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PUBLISHED DECISIONS OF COA:
1124. REAL PROPERTY. FORECLOSURE. DEFAULT JUDGMENT.
HOARD (SHERRY E.)
OCWEN LOAN SERVICING, LLC
OPINION VACATING AND REMANDING
MOORE (PRESIDING JUDGE)
NICKELL (CONCURS) AND THOMPSON (CONCURS)
2010-CA-001823-MR [[link corrected!]]
TO BE PUBLISHED
MOORE, JUDGE: Sherry E. Hoard appeals a judgment of foreclosure from Jefferson Circuit Court in favor of Ocwen Loan Servicing, LLC. After careful review, we vacate and remand for further proceedings.
his appeal followed, and among the issues Hoard raises before us, the dispositive issues are: 1) the nature of Ocwen’s April 12, 2010 motion as it relates to Hoard; and 2) whether Ocwen’s motion was properly converted into a motion for summary judgment.
As to the first issue, Ocwen’s motion was not for judgment on the pleadings, per CR 12.03; rather, it was by its own strict terms a motion for default judgment, per CR 55.01. A trial court may properly enter a default judgment in two circumstances: (1) when a defendant does not appear at all; or (2) when a defendant who has appeared in the action fails to defend as the Rules require. CR 55.01. (“When a party against whom a judgment for affirmative relief is sought has failed to plead or otherwise defend as provided by these rules, the party entitled to a judgment by default shall apply to the court therefor.”). Here, Hoard did not fail to plead because she filed an answer. Moreover, nothing in the record or from
the trial court indicates that Hoard’s answer was in any way deficient.
Accordingly, the trial court could not have properly entered default judgment against Hoard and, if it had, it would have erred in overruling Hoard’s motion to set it aside.
As to the second issue: unlike CR 12.02 and CR 12.03, nothing in CR 55.01 allows a motion for default judgment to be converted into a motion for summary judgment. Indeed, a motion for default judgment is not even a proper vehicle to test the legal sufficiency of pleadings, Kearns v. Ayer, 746 S.W.2d 94, 95 (Ky. App. 1988), let alone the strength of the evidence supporting those pleadings.
In short, we are left with the conclusion that the trial court could not have relied upon Ocwen’s motion as a basis for entering summary judgment against Hoard, and that it did so instead upon its own motion. In fairness, this Court has recognized that a trial court may grant summary judgment sua sponte, but
this authority is limited to those situations where [(1)] a motion for summary judgment has been made by some party to the action, [(2)] the judge has “all of the pertinent issues before him at the time the case is submitted,” [Green v. Bourbon County Joint Planning Comn., 637 S.W.2d 626, 630 (Ky. 1982)] and [(3)] “where overruling the [movant's] motion for summary judgment necessarily would require a determination that the [non-moving party was] entitled to the relief asked.” [Collins v. Duff, 283 S.W.2d 179, 183 (Ky. 1955) (Emphasis added)].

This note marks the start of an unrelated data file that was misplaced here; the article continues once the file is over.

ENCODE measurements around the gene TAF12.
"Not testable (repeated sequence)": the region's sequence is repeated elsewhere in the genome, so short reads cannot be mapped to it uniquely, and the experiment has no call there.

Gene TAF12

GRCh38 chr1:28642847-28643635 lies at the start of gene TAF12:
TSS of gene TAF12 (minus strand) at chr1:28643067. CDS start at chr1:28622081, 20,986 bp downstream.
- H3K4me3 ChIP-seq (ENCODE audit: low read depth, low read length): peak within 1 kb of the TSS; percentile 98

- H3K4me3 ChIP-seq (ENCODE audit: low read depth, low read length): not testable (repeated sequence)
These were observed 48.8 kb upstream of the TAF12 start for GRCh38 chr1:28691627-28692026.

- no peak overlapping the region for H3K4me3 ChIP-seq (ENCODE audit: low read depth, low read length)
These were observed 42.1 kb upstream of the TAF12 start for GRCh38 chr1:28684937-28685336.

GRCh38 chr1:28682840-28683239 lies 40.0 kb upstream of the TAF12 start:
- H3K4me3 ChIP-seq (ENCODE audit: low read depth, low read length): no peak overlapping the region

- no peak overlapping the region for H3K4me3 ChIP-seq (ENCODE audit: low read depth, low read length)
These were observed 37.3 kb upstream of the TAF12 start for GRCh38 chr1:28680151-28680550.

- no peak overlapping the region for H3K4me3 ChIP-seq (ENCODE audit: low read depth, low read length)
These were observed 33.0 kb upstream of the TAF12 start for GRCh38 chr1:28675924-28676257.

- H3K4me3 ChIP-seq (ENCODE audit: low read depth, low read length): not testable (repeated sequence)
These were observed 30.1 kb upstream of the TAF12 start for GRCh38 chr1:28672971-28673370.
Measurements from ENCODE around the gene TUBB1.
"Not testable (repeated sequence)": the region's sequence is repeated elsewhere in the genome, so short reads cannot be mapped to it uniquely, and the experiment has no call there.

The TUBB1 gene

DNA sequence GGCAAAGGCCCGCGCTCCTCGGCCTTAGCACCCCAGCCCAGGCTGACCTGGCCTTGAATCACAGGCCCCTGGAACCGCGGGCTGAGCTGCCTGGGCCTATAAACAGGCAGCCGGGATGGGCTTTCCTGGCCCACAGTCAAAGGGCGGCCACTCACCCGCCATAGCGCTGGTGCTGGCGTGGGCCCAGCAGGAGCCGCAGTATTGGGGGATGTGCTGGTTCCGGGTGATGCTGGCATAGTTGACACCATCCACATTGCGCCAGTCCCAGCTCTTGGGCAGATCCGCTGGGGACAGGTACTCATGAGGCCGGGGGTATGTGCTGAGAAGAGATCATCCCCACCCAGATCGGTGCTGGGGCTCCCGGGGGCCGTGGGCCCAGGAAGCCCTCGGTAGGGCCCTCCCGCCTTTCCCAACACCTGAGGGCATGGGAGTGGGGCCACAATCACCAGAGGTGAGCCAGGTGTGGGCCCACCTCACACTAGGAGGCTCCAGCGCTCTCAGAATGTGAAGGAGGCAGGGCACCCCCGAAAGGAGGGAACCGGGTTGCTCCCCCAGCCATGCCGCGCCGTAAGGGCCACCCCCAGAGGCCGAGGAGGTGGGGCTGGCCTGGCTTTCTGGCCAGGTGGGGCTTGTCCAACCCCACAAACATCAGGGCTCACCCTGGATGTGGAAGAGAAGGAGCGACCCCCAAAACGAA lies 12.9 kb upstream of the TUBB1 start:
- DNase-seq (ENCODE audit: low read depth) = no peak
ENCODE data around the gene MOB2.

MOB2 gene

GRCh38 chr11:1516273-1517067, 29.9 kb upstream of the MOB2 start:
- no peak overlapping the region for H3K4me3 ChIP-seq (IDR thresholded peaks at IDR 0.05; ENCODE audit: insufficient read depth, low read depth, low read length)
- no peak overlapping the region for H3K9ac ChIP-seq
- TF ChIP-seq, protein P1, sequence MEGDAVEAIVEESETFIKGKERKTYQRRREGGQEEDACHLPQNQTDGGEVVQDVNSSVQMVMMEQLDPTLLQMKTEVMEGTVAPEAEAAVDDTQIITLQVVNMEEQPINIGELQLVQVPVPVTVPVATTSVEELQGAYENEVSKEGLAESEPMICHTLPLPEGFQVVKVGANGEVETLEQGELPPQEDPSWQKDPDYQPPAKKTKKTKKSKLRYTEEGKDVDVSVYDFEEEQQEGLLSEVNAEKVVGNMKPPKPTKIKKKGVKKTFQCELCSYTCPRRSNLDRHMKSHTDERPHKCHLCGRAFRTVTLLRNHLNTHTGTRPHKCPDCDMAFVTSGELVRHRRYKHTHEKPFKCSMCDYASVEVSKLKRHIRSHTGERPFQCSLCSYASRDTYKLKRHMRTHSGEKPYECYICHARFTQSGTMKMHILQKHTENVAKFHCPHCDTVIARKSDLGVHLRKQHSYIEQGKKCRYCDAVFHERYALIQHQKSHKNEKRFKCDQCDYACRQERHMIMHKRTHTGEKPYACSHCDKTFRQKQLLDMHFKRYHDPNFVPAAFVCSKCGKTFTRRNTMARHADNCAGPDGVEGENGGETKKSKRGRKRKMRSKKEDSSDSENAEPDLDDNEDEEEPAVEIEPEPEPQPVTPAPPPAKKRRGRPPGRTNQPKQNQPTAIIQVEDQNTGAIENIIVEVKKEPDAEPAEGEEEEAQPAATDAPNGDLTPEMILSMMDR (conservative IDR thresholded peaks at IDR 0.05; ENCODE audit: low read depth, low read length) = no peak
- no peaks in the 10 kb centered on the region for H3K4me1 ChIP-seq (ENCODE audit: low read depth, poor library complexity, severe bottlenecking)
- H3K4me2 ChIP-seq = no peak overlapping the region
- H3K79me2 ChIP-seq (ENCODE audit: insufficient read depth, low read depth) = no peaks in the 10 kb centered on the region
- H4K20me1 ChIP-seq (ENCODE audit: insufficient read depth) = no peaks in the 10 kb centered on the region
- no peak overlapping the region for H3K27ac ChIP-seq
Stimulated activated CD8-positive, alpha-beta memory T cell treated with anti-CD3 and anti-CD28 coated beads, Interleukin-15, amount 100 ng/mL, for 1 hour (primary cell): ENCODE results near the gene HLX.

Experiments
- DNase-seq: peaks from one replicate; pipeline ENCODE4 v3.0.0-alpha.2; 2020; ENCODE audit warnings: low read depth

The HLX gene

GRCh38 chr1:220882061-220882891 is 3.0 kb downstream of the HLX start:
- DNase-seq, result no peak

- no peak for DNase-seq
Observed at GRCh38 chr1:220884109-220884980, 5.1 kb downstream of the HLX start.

Storer Communications of Jefferson County, Inc. v. Oldham County Board of
Education, 850 S.W.2d 340, 342 (Ky. App. 1993).
However, like the Storer Court, we find no authority that allows a trial court to circumvent the civil rules and enter summary judgment sua sponte where, as here, the legal issues have not been submitted for determination. Id.
For these reasons, the Jefferson Circuit Court’s judgment in favor of Ocwen and against Hoard is hereby vacated, its order of sale relating to that judgment is similarly vacated, and this matter is remanded for further proceedings not inconsistent with this opinion, including, but not limited to, addressing the issue of Ocwen’s standing.
1130. APPEALS. TERMINATION OF PARENTAL RIGHTS. FAILURE TO JOIN INDISPENSABLE PARTY, THE CHILD. RESULTS IN DISMISSAL OF APPEAL
CABINET FOR HEALTH AND FAMILY SERVICES, COMMONWEALTH OF KENTUCKY
OPINION AND ORDER DISMISSING
KELLER (PRESIDING JUDGE)
COMBS (CONCURS) AND VANMETER (CONCURS)
TO BE PUBLISHED
KELLER, JUDGE: This appeal is from an order terminating the appellant’s parental rights. It is before the Court at this time on the motion of the appellee Cabinet for Health and Family Services to dismiss the appeal for failure to join the child as a party.
Having considered the motion to dismiss and the response, and having been otherwise sufficiently advised, the Court ORDERS that the motion to dismiss be GRANTED and that this appeal be DISMISSED for failure to join a necessary and indispensable party to the appeal. See Nelson County Bd. of Educ. v. Forte, 337 S.W.3d 617 (Ky. 2011); Lassiter v. American Express Travel Related Services Co., Inc., 308 S.W.3d 714 (Ky. 2010).
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